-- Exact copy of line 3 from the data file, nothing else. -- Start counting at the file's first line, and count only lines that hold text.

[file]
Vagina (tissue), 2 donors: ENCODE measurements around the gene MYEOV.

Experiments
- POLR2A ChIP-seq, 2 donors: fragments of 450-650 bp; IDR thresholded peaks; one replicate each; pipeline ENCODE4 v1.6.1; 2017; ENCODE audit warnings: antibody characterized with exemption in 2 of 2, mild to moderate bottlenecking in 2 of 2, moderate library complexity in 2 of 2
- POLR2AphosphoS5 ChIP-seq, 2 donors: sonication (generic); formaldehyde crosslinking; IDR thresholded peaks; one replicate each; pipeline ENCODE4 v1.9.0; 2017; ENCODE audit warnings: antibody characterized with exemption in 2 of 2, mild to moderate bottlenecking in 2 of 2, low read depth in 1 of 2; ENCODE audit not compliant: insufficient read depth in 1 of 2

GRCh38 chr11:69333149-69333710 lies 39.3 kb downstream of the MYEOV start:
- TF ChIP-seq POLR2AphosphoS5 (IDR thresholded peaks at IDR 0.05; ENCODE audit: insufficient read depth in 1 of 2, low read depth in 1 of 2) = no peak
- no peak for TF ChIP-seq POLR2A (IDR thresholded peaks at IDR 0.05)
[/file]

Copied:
- POLR2A ChIP-seq, 2 donors: fragments of 450-650 bp; IDR thresholded peaks; one replicate each; pipeline ENCODE4 v1.6.1; 2017; ENCODE audit warnings: antibody characterized with exemption in 2 of 2, mild to moderate bottlenecking in 2 of 2, moderate library complexity in 2 of 2